Professor Langenwalter is an archaeologist who focuses on the cultural ecology of the peoples of California and the American West. His studies include research in human adaptations, ethnicity, animal use and culture change. He brings 23 years of teaching experience to Biola, coupled with experience in museology, vertebrate paleontology and cultural resource management. A long-term goal of Professor Langenwalter is the development of an increased participation of Christians in anthropology. It is his desire to equip students with the tools and an anthropological perspective to increase their effectiveness in the field, their communities and cross-cultural settings. He has participated in the modern development of the anthropology program at Biola, and supervises the excavation of the mammoth at the dig site adjacent to Hope Hall. As an active research scientist, he acts as a Principle Investigator and Collaborator for archaeological and paleontological research projects.
Pacific Coast Archaeological Society
Phi Kappa Phi
Society of Ethnobiology
American Society of Mammalogists (life member)
American Anthropological Association
Society for Historical Archaeology
Society for Archaeological Sciences
Society for American Archaeology
2005, “A Badger Burial from the Hellman Ranch in Seal Beach, Orange County, California.” Program, 39th Annual Meeting, Society of California Archaeology, p. 56.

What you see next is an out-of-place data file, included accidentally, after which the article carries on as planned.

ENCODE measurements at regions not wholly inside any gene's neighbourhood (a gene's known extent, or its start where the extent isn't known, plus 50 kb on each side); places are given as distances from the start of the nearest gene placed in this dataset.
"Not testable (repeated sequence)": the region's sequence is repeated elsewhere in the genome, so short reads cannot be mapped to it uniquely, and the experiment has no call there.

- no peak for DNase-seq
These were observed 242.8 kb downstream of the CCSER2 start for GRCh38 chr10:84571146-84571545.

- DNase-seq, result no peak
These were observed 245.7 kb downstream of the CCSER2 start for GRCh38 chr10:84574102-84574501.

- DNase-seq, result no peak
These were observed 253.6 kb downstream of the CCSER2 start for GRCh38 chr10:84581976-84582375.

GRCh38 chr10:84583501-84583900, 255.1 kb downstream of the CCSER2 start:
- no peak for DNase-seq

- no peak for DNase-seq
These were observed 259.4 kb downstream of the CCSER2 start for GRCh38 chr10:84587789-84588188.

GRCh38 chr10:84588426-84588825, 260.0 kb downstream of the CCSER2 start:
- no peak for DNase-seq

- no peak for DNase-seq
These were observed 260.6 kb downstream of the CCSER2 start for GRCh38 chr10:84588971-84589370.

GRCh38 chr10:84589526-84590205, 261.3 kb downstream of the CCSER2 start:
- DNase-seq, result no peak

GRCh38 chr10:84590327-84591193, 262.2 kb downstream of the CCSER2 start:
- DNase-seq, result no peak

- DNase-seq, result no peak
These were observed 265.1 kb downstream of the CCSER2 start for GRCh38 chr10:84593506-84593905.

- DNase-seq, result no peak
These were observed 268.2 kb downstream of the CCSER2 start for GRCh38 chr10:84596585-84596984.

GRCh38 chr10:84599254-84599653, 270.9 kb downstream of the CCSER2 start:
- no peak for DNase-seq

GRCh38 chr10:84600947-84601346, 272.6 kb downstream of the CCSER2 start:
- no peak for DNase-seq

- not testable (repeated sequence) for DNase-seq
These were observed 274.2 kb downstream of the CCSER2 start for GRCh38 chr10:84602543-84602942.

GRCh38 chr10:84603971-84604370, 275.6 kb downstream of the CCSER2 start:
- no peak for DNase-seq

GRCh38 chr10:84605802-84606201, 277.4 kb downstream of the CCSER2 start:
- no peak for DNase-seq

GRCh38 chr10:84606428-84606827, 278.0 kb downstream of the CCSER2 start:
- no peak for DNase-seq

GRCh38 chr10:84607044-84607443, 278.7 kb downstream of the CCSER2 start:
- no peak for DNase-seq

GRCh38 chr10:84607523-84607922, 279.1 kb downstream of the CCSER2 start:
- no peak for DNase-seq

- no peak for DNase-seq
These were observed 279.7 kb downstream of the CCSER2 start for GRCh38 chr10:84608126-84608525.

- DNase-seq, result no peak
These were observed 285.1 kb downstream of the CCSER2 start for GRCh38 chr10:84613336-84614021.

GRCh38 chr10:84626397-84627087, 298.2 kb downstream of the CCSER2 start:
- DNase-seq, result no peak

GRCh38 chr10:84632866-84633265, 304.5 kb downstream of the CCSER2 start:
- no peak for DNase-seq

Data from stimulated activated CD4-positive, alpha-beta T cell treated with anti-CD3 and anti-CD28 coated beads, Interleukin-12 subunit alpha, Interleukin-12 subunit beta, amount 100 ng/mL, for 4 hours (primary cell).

2004, “Revisiting Animal Ceremonialism in Central California in the Light of Archaeology.” Abstracts, 103rd Annual Meeting, American Anthropological Association, pp. 296-297.
2010, “Holding Missionaries Accountable: A Proposed Code of Ethics for Missionaries Based Upon the Code of Ethics of the American Anthropological Association.” Evangelical Missiological Society 18: Ch. 16. (with D. Hayward)
2007, “A Late Prehistoric Badger Burial from CA-ORA-264 on the Hellman Ranch in Seal Beach, ORange County, California.” EDAW Cultural Publications No. 3: A6-1 to A6-11.
2005, “A Late Prehistoric Dog Burial Associated with Human Graves in Orange County, California.” Journal of Ethnobiology 25(1):25-37.
2001, “A Sea Otter (Enhydra lutris) Femur with Imbedded Projectile from a Late Prehistoric Camp Site in Long Beach, California.” Pacific Coast Archaeological Society, Quarterly 37(1):51-59. (with M.A. Boxt, L.M. Boxt, M.D. and T.T. Miller, M.D.)